For all intents and purposes, San Quentin is designed to be an island. It's very clear that inmates are not meant to be a part of the modern world of technology. They aren't allowed any internet access at all. They can have TVs, but no cable. They can make phone calls, but they absolutely cannot have cellphones. No booze, no way. Yet, despite the levies in place, technology has a way of seeping in. Cellphones can be procured though a number of illegal channels. Booze can be made right in your cell. Permitted devices can be hacked to do things they aren't supposed to do.
Essentially, where there's a will there's a way—even in prison. And these guys have nothing but time on their hands.
Walking down the narrow hallways of North Block, literally surrounded by killers, I couldn't help but feel claustrophobic. We didn't have an armed guard with us. In fact there were only three guards within the entirety of North Block. Some of these men have life without the chance of parole; what would they have to lose? I kept half-expecting to be jabbed through the kidney with a toothbrush shiv, and I regretted having ever watched an episode of Oz. But the day passed without incident.
By and large the inmates we interviewed were affable and articulate. If you were meeting them under other circumstances, you'd probably think they were nice guys. Except most of them were in for murder. It was hard to wrap my mind around that. The deeds didn't seem to match the men's personalities, and probably with good reason. Most of the guys we'd talked to had been in jail since the 70's. They were young men who had made big mistakes—mistakes which many would argue are unforgivable—and they were still paying for them. Many had been in prison longer than I'd been alive.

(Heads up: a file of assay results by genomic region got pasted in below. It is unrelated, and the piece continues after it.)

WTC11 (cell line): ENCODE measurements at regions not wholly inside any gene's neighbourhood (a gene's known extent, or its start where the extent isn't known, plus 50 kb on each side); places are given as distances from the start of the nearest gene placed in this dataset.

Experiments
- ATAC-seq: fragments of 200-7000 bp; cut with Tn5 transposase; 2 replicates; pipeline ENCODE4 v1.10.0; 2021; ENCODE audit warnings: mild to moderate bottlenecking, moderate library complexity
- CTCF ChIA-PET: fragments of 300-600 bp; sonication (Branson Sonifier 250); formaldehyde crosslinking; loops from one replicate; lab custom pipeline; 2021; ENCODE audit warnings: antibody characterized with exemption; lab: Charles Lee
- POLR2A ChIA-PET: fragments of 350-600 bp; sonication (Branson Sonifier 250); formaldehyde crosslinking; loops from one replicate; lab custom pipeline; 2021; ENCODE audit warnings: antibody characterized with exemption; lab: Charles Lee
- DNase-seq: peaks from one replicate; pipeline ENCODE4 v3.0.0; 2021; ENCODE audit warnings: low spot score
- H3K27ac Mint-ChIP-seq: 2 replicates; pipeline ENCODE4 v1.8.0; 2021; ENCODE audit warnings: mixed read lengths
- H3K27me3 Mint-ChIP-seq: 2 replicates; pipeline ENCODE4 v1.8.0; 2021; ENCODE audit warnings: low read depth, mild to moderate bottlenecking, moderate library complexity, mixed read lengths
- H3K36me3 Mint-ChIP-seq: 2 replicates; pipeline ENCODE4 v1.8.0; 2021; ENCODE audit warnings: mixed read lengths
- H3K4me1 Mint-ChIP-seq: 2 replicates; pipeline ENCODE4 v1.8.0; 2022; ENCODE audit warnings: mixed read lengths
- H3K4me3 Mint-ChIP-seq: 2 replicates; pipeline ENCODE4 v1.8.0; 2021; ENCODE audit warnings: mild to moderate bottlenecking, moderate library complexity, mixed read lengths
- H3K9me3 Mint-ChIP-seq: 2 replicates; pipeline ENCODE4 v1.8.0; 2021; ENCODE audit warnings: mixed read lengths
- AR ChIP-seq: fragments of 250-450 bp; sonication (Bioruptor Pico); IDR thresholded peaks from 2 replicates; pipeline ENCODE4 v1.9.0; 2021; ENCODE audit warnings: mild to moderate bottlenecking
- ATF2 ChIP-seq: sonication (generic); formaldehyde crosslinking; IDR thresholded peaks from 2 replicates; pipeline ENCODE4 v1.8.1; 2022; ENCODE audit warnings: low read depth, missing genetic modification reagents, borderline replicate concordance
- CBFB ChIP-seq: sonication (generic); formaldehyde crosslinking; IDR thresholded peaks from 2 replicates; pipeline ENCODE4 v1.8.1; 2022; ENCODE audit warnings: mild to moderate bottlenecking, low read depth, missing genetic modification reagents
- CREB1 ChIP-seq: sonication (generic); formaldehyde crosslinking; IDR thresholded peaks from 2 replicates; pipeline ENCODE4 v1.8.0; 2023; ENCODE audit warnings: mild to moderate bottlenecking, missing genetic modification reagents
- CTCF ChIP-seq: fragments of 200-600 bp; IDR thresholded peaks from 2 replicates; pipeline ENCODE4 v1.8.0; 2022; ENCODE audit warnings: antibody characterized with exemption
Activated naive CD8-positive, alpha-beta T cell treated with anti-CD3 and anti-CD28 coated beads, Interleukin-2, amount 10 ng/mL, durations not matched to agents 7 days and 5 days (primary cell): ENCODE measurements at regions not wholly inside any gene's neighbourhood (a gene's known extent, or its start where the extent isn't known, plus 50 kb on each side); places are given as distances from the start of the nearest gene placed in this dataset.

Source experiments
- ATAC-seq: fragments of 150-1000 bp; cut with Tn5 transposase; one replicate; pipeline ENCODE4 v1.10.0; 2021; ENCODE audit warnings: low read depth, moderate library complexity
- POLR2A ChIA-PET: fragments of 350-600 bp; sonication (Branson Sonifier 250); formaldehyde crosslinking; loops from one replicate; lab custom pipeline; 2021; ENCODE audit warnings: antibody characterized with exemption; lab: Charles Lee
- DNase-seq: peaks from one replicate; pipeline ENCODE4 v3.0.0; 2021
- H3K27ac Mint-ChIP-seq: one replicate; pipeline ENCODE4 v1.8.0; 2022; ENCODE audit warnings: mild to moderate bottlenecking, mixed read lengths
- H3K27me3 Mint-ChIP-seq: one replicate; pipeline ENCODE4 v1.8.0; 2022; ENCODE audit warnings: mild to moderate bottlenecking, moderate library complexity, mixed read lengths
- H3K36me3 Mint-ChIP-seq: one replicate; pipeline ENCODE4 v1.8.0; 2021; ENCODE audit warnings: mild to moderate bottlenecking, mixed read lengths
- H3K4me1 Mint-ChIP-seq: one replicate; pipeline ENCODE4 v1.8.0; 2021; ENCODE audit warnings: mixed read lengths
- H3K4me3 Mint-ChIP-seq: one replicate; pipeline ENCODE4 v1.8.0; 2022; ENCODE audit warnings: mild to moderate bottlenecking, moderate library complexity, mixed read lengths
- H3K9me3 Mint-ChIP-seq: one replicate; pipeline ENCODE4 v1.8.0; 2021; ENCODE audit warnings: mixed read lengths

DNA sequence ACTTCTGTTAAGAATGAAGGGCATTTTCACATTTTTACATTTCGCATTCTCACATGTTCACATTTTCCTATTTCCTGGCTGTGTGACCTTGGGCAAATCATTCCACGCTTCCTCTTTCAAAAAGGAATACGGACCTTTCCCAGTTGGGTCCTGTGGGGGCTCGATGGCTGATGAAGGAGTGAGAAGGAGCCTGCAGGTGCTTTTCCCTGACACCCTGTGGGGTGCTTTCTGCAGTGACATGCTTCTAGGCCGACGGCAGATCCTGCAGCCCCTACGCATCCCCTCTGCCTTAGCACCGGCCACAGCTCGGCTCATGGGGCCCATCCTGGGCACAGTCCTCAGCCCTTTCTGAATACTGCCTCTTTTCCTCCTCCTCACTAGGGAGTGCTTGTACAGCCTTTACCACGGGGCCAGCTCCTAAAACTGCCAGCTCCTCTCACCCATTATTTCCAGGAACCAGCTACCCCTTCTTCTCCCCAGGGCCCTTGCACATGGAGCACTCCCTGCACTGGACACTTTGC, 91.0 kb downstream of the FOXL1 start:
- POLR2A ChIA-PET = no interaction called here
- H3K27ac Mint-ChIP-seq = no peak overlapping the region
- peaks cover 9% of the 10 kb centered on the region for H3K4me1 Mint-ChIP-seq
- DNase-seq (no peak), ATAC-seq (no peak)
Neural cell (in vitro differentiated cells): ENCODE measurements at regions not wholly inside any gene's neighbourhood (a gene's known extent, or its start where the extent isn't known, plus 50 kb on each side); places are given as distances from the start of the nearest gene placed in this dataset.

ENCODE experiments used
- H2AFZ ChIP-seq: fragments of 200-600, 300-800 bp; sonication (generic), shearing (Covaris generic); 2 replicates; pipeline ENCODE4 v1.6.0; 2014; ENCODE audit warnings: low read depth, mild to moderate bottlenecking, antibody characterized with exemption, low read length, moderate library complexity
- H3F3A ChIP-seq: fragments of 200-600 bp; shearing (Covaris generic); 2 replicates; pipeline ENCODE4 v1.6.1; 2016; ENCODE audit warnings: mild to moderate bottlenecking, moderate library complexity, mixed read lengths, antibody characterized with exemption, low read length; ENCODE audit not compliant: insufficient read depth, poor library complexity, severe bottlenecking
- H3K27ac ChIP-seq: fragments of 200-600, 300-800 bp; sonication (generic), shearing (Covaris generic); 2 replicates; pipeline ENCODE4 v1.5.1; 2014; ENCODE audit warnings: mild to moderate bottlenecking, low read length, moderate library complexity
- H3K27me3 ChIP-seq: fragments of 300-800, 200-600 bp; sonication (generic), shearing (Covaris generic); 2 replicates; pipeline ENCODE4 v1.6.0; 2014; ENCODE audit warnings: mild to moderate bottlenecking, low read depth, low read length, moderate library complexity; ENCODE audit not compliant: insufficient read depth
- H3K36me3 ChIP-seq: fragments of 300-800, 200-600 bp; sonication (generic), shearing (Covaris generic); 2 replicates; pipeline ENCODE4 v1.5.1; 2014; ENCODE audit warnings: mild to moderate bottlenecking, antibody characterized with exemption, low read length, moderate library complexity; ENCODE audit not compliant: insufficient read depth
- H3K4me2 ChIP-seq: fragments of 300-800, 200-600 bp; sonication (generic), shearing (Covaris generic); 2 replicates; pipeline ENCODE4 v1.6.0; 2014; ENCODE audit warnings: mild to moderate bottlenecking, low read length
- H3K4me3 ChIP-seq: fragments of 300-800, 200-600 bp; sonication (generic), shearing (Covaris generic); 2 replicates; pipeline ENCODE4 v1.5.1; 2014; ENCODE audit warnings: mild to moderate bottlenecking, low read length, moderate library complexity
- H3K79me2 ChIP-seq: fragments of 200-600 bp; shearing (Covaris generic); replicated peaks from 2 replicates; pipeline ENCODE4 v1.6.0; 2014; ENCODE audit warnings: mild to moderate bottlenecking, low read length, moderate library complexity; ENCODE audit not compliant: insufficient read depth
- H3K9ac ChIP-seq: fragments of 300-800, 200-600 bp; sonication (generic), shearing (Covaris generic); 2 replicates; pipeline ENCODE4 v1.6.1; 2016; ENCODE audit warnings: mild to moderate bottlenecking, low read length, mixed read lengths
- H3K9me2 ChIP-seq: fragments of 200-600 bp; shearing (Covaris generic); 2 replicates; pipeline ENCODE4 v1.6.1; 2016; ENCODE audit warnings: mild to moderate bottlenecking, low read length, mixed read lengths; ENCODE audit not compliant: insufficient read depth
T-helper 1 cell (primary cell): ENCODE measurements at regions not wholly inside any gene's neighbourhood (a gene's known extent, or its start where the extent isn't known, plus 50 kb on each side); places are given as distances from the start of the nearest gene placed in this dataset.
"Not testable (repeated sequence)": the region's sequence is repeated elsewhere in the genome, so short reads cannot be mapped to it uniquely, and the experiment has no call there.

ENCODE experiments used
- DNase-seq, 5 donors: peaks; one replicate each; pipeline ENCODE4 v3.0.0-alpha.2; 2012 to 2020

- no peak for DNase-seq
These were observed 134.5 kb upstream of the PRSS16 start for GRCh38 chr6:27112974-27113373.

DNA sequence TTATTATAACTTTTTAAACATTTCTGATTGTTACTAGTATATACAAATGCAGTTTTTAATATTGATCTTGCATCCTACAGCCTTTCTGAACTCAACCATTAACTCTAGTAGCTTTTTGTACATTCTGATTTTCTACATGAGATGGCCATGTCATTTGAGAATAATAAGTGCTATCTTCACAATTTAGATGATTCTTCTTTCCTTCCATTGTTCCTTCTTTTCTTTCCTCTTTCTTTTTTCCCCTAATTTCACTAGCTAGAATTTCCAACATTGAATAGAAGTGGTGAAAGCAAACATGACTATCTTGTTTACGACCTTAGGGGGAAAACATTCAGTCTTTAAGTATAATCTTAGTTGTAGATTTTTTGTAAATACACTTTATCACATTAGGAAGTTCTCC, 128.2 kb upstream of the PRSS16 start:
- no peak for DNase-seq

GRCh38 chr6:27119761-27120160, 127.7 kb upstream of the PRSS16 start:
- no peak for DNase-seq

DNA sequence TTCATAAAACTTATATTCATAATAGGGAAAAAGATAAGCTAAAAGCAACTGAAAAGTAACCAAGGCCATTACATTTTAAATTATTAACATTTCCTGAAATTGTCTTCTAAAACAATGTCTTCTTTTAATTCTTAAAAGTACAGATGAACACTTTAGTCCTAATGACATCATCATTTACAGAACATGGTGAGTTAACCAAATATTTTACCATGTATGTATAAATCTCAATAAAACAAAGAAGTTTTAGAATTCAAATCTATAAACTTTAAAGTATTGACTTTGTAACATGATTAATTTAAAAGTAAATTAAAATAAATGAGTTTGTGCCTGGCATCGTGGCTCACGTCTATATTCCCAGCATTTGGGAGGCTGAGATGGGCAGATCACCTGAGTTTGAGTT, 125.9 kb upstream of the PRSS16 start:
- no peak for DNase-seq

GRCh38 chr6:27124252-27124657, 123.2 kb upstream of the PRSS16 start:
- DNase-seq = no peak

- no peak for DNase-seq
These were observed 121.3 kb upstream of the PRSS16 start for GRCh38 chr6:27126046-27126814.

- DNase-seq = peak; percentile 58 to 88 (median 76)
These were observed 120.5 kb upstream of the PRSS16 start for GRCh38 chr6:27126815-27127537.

When we left that afternoon, we were acutely aware of how lucky we were to be able to do so. The battery in our car had died. So what. We weren't in jail. Small annoyances were put in their proper places. Our smartphones, which we'd gotten so jaded about, were incredible and magical again. As we ate our dinners, sipped our beers, and occasionally checked our emails that night, we talked about the things we took for granted. We had always enjoyed our freedom, but I don't know that we'd ever had a clearer picture of what life would be without it. It's the kind of thing that makes you want to make sure you are taking advantage of all life has to offer. It's the kind of thing that makes you grateful to go home.
Every day this week we'll be bringing you a new tech story from inside San Quentin, complete with photos and video. Today's episode is Prison Hacks—check back for it in an hour.
Special thanks to Terry Thornton, Dana Toyama, and Sam Robinson of the California Department of Corrections & Rehabilitation for facilitating this visit. Thank you to Sergeant Don McGraw, Officer Eric Patao, and Officer Gino Whitehall for all of their time and help. And thanks to inmates Sam Johnson Sr., Richard Lawrence Alley, Shahid, and Marvin Caldwell for sharing slices of their lives with us.